By knowing that, what we have done in this study is take people who are 65 years old and fully healthy. They are the so-called “good for their age” group. We took them and we were able to demonstrate with high-resolution MRI that they are healthy, they didn’t have stroke, they didn’t have brain pathology. We were able to demonstrate with the high-resolution perfusion MRI the occlusion of the small blood vessel, the decline in the brain functionality. Then, using our regenerative protocol with hyperbaric oxygen therapy, we were able to demonstrate that angiogenesis in the brain is happening because stem cells are coming up and new blood vessels are generated. More blood vessels are going into the damaged tissue, the tissue is regenerated, and you see the malfunctioning tissue re-activating. Surprise, surprise, the cognitive function related to that issue is improving. Not because we worked on the cognitive function, but because the tissue was regenerated. It’s huge. It’s huge because first of all, we can measure it. We can treat the tissue for normal aging, and it’s more exciting because today, the major threat to the Western society that is growing from ear to ear is age-related function and decline.

This is the No. 1 threat to the Western society. When people have Alzheimer, it’s too late. If you are looking at the brain, you see atrophy. Atrophy means that we don’t see a tissue. So, the main issue is to start early, when you have metabolic dysfunction, but still have a tissue and then you can improve this tissue. Once you are improving the tissue, the cognitive function is improving, and then you can keep on monitoring to see if and when you will need additional treatment. By doing that, if you can measure it, and if you can treat it, the goal is to generate Alzheimer- or dementia-free society. This is the way we aim to do it, and this is the goal. This is the goal for us. We want to function, and function is first of all cognitive function.


1. Efrati S, Fishlev G, Bechor Y, et al. Hyperbaric oxygen induces late neuroplasticity in post stroke patients–randomized, prospective trial. PLoS One. 2013;8(1):e53716. doi: 10.1371/journal.pone.0053716.

2. Boussi-Gross R, Golan H, Volkov O, et al. Improvement of memory impairments in poststroke patients by hyperbaric oxygen therapy. Neuropsychology. 2015;29(4):610-21. doi: 10.1037/neu0000149.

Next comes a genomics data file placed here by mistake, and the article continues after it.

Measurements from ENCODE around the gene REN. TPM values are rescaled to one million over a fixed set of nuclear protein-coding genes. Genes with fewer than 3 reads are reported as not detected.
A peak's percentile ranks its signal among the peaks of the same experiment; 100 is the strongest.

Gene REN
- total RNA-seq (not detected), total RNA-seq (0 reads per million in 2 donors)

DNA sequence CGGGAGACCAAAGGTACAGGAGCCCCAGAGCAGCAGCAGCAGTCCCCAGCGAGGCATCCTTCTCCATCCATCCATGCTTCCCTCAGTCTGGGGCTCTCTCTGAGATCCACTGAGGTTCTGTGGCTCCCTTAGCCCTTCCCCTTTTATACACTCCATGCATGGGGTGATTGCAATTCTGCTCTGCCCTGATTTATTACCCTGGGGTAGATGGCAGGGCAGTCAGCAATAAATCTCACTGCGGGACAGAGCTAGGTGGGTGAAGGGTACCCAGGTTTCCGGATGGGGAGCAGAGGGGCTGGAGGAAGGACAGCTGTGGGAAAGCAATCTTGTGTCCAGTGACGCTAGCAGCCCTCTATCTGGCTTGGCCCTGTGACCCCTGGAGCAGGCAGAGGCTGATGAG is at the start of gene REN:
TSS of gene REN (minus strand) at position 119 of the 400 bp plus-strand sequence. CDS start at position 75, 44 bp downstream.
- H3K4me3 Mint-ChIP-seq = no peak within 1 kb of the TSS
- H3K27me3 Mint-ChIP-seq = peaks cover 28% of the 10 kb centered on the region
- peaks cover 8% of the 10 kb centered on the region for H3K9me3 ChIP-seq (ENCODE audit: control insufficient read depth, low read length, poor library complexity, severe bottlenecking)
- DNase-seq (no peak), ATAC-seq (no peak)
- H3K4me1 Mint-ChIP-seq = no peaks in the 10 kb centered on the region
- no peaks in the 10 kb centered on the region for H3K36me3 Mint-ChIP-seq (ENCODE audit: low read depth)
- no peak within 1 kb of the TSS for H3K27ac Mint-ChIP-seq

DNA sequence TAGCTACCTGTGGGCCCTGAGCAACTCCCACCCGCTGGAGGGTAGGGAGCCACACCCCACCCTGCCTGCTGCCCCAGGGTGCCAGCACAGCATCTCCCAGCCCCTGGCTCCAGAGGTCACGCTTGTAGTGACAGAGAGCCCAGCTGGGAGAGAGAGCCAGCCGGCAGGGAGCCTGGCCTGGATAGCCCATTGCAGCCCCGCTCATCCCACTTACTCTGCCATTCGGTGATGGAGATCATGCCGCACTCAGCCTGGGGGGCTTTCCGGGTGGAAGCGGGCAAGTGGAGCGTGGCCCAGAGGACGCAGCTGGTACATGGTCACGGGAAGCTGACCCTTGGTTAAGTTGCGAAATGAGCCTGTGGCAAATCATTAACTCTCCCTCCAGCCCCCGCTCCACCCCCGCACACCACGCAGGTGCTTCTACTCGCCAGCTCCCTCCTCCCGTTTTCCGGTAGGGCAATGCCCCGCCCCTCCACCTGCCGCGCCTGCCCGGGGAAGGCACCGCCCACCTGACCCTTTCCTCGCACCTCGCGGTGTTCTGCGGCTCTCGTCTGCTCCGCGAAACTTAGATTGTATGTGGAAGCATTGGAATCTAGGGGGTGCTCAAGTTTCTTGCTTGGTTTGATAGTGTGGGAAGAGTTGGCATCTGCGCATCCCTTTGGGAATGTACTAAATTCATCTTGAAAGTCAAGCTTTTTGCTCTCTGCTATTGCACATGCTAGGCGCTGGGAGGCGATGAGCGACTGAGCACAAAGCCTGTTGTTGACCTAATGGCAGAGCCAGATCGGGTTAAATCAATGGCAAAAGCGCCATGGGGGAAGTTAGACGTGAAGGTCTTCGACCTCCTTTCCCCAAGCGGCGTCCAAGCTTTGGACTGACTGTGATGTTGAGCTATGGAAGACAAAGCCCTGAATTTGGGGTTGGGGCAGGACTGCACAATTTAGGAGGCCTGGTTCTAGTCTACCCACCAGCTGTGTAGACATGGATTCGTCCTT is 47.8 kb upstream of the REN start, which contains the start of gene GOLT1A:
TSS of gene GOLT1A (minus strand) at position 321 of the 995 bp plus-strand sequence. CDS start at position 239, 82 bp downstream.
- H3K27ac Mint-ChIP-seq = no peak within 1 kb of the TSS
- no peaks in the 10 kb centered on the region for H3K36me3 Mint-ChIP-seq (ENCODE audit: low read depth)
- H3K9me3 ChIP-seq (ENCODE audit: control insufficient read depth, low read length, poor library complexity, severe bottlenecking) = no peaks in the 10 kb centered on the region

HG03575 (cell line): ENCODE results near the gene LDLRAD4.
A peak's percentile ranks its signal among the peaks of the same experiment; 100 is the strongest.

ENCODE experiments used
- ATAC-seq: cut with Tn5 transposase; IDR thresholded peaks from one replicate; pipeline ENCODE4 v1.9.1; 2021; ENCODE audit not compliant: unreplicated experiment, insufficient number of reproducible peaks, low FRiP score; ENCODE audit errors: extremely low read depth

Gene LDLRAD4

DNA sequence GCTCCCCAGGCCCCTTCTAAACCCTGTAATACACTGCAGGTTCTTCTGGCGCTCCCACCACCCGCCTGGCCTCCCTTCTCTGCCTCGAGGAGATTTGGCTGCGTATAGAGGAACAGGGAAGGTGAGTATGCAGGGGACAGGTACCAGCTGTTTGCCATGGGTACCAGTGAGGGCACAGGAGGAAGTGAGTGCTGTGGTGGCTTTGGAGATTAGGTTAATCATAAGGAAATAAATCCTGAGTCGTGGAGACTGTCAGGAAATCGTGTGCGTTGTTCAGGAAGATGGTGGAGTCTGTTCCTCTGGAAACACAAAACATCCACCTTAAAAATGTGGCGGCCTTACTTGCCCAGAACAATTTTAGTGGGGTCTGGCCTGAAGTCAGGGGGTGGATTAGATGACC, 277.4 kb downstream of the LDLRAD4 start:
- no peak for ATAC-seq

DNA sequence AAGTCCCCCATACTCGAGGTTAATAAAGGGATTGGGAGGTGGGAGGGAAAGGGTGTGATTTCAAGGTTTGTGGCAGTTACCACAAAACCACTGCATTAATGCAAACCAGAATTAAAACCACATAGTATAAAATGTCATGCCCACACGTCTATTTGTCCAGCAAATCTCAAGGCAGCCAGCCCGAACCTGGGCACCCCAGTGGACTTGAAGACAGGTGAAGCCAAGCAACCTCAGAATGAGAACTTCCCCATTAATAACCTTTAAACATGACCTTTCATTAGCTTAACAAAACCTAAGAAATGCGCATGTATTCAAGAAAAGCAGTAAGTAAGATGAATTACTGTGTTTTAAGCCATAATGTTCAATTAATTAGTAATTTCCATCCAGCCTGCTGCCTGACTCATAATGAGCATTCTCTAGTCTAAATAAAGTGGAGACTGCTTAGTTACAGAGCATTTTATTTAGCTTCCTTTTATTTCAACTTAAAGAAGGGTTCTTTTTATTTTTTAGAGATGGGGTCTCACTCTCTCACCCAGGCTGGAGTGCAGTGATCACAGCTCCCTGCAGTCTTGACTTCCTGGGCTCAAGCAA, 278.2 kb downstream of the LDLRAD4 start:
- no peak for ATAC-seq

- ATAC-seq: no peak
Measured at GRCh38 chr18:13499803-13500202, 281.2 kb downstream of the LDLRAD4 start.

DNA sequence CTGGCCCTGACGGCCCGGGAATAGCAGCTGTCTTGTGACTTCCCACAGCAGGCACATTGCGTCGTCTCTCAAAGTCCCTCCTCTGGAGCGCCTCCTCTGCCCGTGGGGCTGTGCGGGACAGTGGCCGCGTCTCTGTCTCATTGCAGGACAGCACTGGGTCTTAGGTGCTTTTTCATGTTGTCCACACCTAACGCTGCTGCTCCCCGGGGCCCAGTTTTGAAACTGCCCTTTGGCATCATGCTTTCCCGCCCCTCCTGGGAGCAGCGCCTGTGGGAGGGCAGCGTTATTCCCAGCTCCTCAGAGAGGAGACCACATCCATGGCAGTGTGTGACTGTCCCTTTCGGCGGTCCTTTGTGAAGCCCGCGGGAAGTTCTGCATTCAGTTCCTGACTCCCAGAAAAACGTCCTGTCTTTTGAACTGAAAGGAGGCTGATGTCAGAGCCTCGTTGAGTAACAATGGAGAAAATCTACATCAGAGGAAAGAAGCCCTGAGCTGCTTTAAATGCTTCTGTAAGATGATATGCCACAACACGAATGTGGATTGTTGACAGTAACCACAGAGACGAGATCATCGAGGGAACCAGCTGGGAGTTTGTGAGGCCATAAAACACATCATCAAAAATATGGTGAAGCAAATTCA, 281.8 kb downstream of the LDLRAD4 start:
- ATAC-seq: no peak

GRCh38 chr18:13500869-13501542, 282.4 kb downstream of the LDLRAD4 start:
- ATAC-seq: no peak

3. Amir H, Malka DK, Gil S, et al. enhancement of healthy older adults using hyperbaric oxygen: a randomized controlled trial. Aging. 2020; 12(13):13740—13761. doi: 10.18632/aging.103571.


Regenerating Tissue to Target Disease Pathophysiology With Hyperbaric Oxygen Therapy

August 13, 2020



The director of the Sagol Center for Hyperbaric Medicine and Research at Yitzhak Shamir Medical Center explained his research with hyperbaric oxygen therapy and explored the potential it may hold as a regenerative treatment.

Dr Shai Efrati

Shai Efrati, MD, director, Sagol Center for Hyperbaric Medicine and Research

This is the second of a 2-part interview. For Part 1, click here.

After conducting studies in a number of other conditions, including stroke, early-stage work is now being done to explore hyperbaric oxygen therapy as a possible treatment for patients with mild cognitive impairment, and even dementia.

New data have implied that it may hold promise for those with diseases like Alzheimer and dementia, as a randomized comparison with placebo for 3 months suggested that the oxygen therapy induced cognitive enhancements as evaluated by perfusion magnetic resonance imaging (MRI).

The research was led by Shai Efrati, MD, director, Sagol Center for Hyperbaric Medicine and Research, Yitzhak Shamir Medical Center; and associate professor, Sackler Faculty of Medicine and Sagol School of Neuroscience, Tel Aviv University. All told, it found that a significant group-by-time interaction in global cognitive function was observed compared to control (= .0017), with the most impressive improvements in attention (net effect size = 0.745) and information processing speed (net effect size = 0.788).